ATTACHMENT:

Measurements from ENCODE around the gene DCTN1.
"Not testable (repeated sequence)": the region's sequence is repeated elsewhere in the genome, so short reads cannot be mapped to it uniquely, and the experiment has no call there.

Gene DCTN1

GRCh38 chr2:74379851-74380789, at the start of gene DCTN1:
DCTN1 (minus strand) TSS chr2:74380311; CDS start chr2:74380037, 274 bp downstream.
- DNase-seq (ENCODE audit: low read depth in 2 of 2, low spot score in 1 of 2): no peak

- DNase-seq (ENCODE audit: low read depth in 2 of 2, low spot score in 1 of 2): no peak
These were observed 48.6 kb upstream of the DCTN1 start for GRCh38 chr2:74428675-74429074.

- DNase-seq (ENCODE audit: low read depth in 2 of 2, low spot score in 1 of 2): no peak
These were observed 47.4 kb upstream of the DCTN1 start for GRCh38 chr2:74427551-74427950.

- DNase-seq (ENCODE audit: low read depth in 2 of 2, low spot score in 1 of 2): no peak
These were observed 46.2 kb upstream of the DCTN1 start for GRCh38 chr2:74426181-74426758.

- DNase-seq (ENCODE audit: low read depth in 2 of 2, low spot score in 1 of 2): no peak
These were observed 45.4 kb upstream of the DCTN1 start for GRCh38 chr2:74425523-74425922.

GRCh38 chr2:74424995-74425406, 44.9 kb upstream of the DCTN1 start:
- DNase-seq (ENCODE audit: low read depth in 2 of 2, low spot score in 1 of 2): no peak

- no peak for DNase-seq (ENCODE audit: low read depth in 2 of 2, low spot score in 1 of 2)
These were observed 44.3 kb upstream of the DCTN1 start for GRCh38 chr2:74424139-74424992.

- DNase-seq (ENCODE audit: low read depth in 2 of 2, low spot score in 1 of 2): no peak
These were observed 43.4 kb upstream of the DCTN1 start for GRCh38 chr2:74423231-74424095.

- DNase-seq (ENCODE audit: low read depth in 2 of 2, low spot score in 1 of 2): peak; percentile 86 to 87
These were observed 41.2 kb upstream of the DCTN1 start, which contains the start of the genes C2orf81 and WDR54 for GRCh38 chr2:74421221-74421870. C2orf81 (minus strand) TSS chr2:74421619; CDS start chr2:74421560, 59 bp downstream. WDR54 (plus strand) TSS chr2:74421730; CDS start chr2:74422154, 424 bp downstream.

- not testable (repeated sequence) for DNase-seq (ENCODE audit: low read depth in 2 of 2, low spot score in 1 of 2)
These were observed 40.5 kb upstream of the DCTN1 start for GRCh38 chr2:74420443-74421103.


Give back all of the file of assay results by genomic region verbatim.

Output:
Measurements from ENCODE around the gene DCTN1.
"Not testable (repeated sequence)": the region's sequence is repeated elsewhere in the genome, so short reads cannot be mapped to it uniquely, and the experiment has no call there.

Gene DCTN1

GRCh38 chr2:74379851-74380789, at the start of gene DCTN1:
DCTN1 (minus strand) TSS chr2:74380311; CDS start chr2:74380037, 274 bp downstream.
- DNase-seq (ENCODE audit: low read depth in 2 of 2, low spot score in 1 of 2): no peak

- DNase-seq (ENCODE audit: low read depth in 2 of 2, low spot score in 1 of 2): no peak
These were observed 48.6 kb upstream of the DCTN1 start for GRCh38 chr2:74428675-74429074.

- DNase-seq (ENCODE audit: low read depth in 2 of 2, low spot score in 1 of 2): no peak
These were observed 47.4 kb upstream of the DCTN1 start for GRCh38 chr2:74427551-74427950.

- DNase-seq (ENCODE audit: low read depth in 2 of 2, low spot score in 1 of 2): no peak
These were observed 46.2 kb upstream of the DCTN1 start for GRCh38 chr2:74426181-74426758.

- DNase-seq (ENCODE audit: low read depth in 2 of 2, low spot score in 1 of 2): no peak
These were observed 45.4 kb upstream of the DCTN1 start for GRCh38 chr2:74425523-74425922.

GRCh38 chr2:74424995-74425406, 44.9 kb upstream of the DCTN1 start:
- DNase-seq (ENCODE audit: low read depth in 2 of 2, low spot score in 1 of 2): no peak

- no peak for DNase-seq (ENCODE audit: low read depth in 2 of 2, low spot score in 1 of 2)
These were observed 44.3 kb upstream of the DCTN1 start for GRCh38 chr2:74424139-74424992.

- DNase-seq (ENCODE audit: low read depth in 2 of 2, low spot score in 1 of 2): no peak
These were observed 43.4 kb upstream of the DCTN1 start for GRCh38 chr2:74423231-74424095.

- DNase-seq (ENCODE audit: low read depth in 2 of 2, low spot score in 1 of 2): peak; percentile 86 to 87
These were observed 41.2 kb upstream of the DCTN1 start, which contains the start of the genes C2orf81 and WDR54 for GRCh38 chr2:74421221-74421870. C2orf81 (minus strand) TSS chr2:74421619; CDS start chr2:74421560, 59 bp downstream. WDR54 (plus strand) TSS chr2:74421730; CDS start chr2:74422154, 424 bp downstream.

- not testable (repeated sequence) for DNase-seq (ENCODE audit: low read depth in 2 of 2, low spot score in 1 of 2)
These were observed 40.5 kb upstream of the DCTN1 start for GRCh38 chr2:74420443-74421103.